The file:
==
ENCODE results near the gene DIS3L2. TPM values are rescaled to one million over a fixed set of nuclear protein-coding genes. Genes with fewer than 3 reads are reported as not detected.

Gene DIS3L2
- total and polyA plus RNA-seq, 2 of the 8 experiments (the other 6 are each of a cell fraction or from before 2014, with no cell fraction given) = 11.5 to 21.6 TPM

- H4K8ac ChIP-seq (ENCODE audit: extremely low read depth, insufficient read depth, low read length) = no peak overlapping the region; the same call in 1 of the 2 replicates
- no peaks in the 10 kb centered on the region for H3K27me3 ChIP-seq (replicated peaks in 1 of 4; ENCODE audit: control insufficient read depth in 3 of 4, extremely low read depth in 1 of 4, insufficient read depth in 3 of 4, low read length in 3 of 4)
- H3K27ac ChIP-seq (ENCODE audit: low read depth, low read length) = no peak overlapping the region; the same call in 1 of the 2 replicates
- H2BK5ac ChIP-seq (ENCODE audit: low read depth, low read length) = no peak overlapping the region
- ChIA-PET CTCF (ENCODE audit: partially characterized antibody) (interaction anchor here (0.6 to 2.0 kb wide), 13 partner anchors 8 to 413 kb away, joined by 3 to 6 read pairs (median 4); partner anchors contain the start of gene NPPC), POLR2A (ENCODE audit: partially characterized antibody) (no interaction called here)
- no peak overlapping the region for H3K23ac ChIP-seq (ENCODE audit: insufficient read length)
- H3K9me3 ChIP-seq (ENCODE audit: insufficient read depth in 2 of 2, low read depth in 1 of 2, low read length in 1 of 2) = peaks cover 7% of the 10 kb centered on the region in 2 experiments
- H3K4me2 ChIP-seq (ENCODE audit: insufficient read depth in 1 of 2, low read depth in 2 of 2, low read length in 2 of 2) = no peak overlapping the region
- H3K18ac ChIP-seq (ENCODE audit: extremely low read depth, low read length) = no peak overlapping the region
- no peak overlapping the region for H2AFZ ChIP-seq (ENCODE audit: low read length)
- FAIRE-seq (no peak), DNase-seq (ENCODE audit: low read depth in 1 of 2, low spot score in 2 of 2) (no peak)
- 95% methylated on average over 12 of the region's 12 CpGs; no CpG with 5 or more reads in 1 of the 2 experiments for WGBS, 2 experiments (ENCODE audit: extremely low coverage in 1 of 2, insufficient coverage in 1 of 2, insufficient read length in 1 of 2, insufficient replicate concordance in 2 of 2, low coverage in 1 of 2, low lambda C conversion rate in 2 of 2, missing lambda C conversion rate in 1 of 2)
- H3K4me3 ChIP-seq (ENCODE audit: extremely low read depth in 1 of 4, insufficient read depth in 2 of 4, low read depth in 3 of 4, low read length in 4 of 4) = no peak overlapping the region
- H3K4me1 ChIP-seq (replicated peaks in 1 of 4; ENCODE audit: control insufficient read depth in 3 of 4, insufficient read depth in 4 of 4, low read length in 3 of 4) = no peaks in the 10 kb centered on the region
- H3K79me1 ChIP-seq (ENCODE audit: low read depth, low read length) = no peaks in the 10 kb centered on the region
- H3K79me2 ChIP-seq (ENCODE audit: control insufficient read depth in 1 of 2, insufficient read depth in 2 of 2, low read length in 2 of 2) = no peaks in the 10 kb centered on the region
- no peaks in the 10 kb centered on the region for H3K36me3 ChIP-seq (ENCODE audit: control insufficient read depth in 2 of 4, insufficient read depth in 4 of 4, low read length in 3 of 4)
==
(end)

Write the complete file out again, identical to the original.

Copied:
ENCODE results near the gene DIS3L2. TPM values are rescaled to one million over a fixed set of nuclear protein-coding genes. Genes with fewer than 3 reads are reported as not detected.

Gene DIS3L2
- total and polyA plus RNA-seq, 2 of the 8 experiments (the other 6 are each of a cell fraction or from before 2014, with no cell fraction given) = 11.5 to 21.6 TPM

- H4K8ac ChIP-seq (ENCODE audit: extremely low read depth, insufficient read depth, low read length) = no peak overlapping the region; the same call in 1 of the 2 replicates
- no peaks in the 10 kb centered on the region for H3K27me3 ChIP-seq (replicated peaks in 1 of 4; ENCODE audit: control insufficient read depth in 3 of 4, extremely low read depth in 1 of 4, insufficient read depth in 3 of 4, low read length in 3 of 4)
- H3K27ac ChIP-seq (ENCODE audit: low read depth, low read length) = no peak overlapping the region; the same call in 1 of the 2 replicates
- H2BK5ac ChIP-seq (ENCODE audit: low read depth, low read length) = no peak overlapping the region
- ChIA-PET CTCF (ENCODE audit: partially characterized antibody) (interaction anchor here (0.6 to 2.0 kb wide), 13 partner anchors 8 to 413 kb away, joined by 3 to 6 read pairs (median 4); partner anchors contain the start of gene NPPC), POLR2A (ENCODE audit: partially characterized antibody) (no interaction called here)
- no peak overlapping the region for H3K23ac ChIP-seq (ENCODE audit: insufficient read length)
- H3K9me3 ChIP-seq (ENCODE audit: insufficient read depth in 2 of 2, low read depth in 1 of 2, low read length in 1 of 2) = peaks cover 7% of the 10 kb centered on the region in 2 experiments
- H3K4me2 ChIP-seq (ENCODE audit: insufficient read depth in 1 of 2, low read depth in 2 of 2, low read length in 2 of 2) = no peak overlapping the region
- H3K18ac ChIP-seq (ENCODE audit: extremely low read depth, low read length) = no peak overlapping the region
- no peak overlapping the region for H2AFZ ChIP-seq (ENCODE audit: low read length)
- FAIRE-seq (no peak), DNase-seq (ENCODE audit: low read depth in 1 of 2, low spot score in 2 of 2) (no peak)
- 95% methylated on average over 12 of the region's 12 CpGs; no CpG with 5 or more reads in 1 of the 2 experiments for WGBS, 2 experiments (ENCODE audit: extremely low coverage in 1 of 2, insufficient coverage in 1 of 2, insufficient read length in 1 of 2, insufficient replicate concordance in 2 of 2, low coverage in 1 of 2, low lambda C conversion rate in 2 of 2, missing lambda C conversion rate in 1 of 2)
- H3K4me3 ChIP-seq (ENCODE audit: extremely low read depth in 1 of 4, insufficient read depth in 2 of 4, low read depth in 3 of 4, low read length in 4 of 4) = no peak overlapping the region
- H3K4me1 ChIP-seq (replicated peaks in 1 of 4; ENCODE audit: control insufficient read depth in 3 of 4, insufficient read depth in 4 of 4, low read length in 3 of 4) = no peaks in the 10 kb centered on the region
- H3K79me1 ChIP-seq (ENCODE audit: low read depth, low read length) = no peaks in the 10 kb centered on the region
- H3K79me2 ChIP-seq (ENCODE audit: control insufficient read depth in 1 of 2, insufficient read depth in 2 of 2, low read length in 2 of 2) = no peaks in the 10 kb centered on the region
- no peaks in the 10 kb centered on the region for H3K36me3 ChIP-seq (ENCODE audit: control insufficient read depth in 2 of 4, insufficient read depth in 4 of 4, low read length in 3 of 4)